Friday, December 16, 2005

Something to be worried about?

Zdeno Chara's agent Matt Keator on October 11th

"We haven't had any talks with Ottawa lately and that's kind of been by design because we're not in any hurry," said Chara's agent Matt Keator.

"We've agreed we're going to talk at some point. (Chara) has made it pretty clear he wants to stay in Ottawa and we'll see what happens."

Today's Ottawa Citizen:

Keator said there were no immediate plans to talk to Senators general manager John Muckler about a new contract.

"Right now, Zdeno's focus is on the team, on winning the Stanley Cup," the agent said.

As recently as a few months ago, Muckler pointed to January as a date when he would start talking with the agents of Chara and Wade Redden about new deals, since apparently part of the CBA says that's the earliest a potential UFA can sign a contract with his club.

I would think "immediate plans" would be in the next month, right?

While everyone is gushing about the news of increased revenues, and thus, an inflated salary cap next year, and how it gives the Sens more room to sign Chara and Redden, many seem to be ignoring the fact it also gives every other team more room as well. More money to throw at guys like Chara.

Yes, Zdeno Chara says he wants to stay in Ottawa, but so did Marian Hossa. But then he added a little amendment: he wanted to stay in Ottawa and be paid "Jarome Iginla money", knowing full well the team could not give him that kind of cake and keep the rest of the core together. He's now in Atlanta doing very well individually but playing for a team that, if the playoffs started tomorrow, would be on the outside looking in.

Athletes always talk about wanting to stay here or there, but ultimately, it also always comes down to money. Hedging bets that Zdeno Chara and/or Wade Redden will be the exception to this rule is setting yourself up for disappointment.

And why do I imagine Keator saying "Right now, Zdeno's focus is on the team, on winning the Stanley Cup" with dollar signs in his eyes? Did he follow it up with "Cha-Ching!"?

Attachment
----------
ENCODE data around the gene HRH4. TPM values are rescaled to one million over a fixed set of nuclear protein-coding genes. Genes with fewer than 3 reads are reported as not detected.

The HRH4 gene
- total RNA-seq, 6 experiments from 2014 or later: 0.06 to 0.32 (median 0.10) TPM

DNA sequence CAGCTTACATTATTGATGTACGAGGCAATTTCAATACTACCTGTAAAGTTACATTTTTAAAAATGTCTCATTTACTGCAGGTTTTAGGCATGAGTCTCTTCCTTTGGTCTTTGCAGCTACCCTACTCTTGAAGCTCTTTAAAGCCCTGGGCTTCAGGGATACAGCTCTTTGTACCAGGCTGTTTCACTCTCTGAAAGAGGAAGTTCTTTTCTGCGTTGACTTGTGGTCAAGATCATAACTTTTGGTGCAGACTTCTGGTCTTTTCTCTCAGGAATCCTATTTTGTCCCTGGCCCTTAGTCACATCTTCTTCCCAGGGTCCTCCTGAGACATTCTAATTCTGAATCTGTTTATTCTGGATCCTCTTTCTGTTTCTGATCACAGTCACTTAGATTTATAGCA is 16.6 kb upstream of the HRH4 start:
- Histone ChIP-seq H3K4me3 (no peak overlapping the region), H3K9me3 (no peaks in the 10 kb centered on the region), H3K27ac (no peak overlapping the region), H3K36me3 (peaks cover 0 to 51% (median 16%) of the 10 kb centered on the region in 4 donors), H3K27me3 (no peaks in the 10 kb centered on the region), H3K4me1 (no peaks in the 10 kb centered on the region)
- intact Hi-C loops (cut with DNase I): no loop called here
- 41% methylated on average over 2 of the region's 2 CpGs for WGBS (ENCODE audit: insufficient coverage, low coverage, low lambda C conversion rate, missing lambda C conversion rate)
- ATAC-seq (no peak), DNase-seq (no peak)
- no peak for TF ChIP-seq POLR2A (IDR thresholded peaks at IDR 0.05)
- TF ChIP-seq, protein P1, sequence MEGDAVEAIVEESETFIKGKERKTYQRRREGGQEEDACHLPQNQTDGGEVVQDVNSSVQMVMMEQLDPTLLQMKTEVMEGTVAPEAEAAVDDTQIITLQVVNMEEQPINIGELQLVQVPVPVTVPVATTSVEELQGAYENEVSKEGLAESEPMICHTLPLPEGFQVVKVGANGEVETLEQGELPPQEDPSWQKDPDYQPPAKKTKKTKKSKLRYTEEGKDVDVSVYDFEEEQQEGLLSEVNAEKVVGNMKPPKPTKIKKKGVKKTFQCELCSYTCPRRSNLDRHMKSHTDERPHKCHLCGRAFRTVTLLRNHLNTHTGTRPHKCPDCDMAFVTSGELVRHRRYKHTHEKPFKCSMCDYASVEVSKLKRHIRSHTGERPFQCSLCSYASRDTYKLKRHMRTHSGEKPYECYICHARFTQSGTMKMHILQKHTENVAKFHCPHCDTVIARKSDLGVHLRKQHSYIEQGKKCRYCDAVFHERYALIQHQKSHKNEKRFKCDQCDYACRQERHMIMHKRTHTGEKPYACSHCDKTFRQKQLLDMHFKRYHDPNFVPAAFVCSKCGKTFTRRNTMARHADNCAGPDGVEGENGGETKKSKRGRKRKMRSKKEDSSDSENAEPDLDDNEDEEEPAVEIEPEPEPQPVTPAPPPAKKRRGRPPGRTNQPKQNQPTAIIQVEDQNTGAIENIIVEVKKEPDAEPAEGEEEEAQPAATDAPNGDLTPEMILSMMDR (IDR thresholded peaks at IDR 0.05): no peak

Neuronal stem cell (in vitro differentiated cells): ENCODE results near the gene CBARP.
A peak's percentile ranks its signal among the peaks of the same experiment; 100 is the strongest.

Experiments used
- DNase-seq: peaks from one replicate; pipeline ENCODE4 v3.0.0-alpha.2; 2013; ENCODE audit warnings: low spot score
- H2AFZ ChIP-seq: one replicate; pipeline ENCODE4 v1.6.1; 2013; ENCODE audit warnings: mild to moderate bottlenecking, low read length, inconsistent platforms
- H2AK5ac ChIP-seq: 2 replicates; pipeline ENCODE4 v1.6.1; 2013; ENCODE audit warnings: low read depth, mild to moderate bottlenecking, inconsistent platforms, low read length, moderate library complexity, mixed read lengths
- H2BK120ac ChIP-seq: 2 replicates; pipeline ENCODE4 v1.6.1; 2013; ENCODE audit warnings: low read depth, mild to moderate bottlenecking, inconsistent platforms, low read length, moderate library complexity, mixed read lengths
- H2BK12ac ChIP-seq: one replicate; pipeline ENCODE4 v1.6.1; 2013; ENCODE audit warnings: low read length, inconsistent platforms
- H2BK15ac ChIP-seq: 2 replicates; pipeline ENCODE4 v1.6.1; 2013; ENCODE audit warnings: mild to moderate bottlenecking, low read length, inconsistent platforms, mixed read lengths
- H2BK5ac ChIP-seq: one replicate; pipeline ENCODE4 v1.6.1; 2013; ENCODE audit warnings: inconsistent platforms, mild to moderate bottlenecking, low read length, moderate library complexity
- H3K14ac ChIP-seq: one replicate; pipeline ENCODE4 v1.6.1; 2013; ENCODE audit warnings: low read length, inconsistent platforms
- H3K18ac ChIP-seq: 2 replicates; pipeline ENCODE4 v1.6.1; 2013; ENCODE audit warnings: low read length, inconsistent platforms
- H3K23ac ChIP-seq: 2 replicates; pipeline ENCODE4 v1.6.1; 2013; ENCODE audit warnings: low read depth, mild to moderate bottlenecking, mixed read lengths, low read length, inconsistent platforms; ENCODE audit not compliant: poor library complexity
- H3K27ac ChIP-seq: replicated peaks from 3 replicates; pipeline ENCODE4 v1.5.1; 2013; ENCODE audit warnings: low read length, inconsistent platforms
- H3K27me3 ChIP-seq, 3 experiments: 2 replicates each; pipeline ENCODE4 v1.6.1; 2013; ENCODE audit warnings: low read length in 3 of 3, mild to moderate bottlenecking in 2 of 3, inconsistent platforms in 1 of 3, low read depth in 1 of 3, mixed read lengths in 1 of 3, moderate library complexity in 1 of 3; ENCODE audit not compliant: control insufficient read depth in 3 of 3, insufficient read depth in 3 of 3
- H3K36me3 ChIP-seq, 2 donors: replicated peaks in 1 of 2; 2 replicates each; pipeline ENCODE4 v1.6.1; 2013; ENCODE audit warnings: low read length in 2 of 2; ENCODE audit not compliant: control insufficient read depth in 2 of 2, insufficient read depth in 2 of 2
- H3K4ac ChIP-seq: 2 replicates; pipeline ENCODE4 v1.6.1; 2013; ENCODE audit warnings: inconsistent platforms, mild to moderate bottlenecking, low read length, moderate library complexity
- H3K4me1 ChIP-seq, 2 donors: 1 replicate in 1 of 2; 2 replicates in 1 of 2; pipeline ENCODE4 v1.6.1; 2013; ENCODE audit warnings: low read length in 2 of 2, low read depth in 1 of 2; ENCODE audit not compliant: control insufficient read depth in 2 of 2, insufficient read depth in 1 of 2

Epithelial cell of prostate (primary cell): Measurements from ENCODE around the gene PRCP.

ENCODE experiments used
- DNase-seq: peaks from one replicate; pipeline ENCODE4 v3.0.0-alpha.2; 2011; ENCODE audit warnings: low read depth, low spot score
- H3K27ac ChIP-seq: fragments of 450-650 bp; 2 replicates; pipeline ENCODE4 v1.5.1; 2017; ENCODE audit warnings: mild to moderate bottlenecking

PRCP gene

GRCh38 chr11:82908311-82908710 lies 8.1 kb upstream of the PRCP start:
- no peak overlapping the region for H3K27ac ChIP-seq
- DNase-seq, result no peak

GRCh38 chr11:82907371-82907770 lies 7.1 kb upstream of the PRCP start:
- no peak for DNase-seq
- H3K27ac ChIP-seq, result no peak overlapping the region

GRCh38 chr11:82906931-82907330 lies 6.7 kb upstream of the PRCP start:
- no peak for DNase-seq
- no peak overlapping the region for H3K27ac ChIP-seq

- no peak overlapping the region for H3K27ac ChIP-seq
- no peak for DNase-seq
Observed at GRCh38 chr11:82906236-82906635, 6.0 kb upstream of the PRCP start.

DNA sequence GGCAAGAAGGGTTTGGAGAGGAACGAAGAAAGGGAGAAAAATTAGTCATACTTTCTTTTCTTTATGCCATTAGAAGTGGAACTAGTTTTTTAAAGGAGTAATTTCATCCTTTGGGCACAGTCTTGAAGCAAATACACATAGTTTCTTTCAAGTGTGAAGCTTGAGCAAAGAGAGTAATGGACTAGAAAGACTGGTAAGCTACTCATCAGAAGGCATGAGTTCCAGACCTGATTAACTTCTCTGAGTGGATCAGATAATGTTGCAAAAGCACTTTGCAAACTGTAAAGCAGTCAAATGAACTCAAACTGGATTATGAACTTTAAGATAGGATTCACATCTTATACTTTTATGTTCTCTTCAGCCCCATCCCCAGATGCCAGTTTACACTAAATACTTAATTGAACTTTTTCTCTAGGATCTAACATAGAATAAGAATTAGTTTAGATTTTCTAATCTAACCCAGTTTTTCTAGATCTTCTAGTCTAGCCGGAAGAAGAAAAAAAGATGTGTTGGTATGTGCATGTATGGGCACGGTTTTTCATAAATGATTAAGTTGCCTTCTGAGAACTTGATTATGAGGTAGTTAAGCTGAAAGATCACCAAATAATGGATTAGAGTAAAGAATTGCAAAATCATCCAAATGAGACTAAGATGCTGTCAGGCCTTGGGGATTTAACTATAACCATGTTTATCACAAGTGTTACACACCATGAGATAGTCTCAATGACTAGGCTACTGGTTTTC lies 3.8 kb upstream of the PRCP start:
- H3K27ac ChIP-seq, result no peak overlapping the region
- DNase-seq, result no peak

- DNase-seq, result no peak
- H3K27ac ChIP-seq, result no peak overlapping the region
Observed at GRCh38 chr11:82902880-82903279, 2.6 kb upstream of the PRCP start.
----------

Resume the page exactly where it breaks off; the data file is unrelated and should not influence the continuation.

Or am I just out of my mind?

9 Comments:

At 10:30 PM, Blogger aquietgirl said...

Have you declared your Chara or Redden leanings yet? I think this is the Next Big Issue forthcoming in SensLand.

 
At 10:54 PM, Blogger CMcMurtry said...

As far as which to keep? I'm inclined to say Chara right now, but it depends on what they are asking for.

If they both ask for, say, $5, then of course Chara, but if Chara is looking for $7 million and Redden less, then I'd say go with Redden and spend the Chara money elsewhere.

 
At 11:20 PM, Anonymous David Johnson said...

The problem for the Senators is that while other teams (i.e. Toronto, Detroit, Rangers etc.) will have more to spend, Ottawa won't. They already have a self-imposed budget (they aren't even spending at this years cap level) and I can't see them spending dramatically more next year, even if the cap is raised $3-4 million. Maybe they will consider it if they win the Stanley Cup and get a windfall of playoff and merchandise revenue but if they get ousted in the first couple rounds I am not sure if the purse strings will open up. I can see several teams willing to pay Chara $6-7 million since Chara is arguably the best defenseman in the league and at age 28 is just entering the prime of his career. Although Slovakian, I can definitely see the Rangers going hard after Chara to get him to join their band of Czech players. The Leafs and several other teams will also have ample money to spend.

I think 2 things need to happen to see Chara remain in Ottawa:

1. Chara will need to give a bit of a loyalty discount as I don't see the Senators being willing to (or able to) pay him $6.5 million per year which he will certainly be able to get elsewhere.

2. The Senators need to be willing to break the Alfredsson cap as I don't think Chara will go for a $2 million loyalty discount.

Will both of those happen? I'm not sure. You've also got to remember that Spezza is going to want to be paid something similar to Dany Heatley (i.e. $4.5 million, up from $1 million this year) and several other players will need new contracts too. It's not impossible but it is going to be tough for Ottawa to keep both Chara and Redden.

 
At 11:33 PM, Blogger CMcMurtry said...

The self imposed cap you speak of will be exceeded, I think.

Melnyk has talked in the past about spending whatever to keep the team together, and so I imagine they'll spend right to the limit next season.

This year they likely curbed their spending because they weren't sure of how the market would be.

It'll be tough for them to keep both, but if they want to stay in Ottawa as much as they say, then they'll take less money. Because I've seen no asterix beside any of there "this is where I want to play" comments.

We'll see how it goes. If they leave, that will suck, but the Senators can use that money elsewhere and make a go of it that way.

 
At 1:00 AM, Anonymous Tom Benjamin said...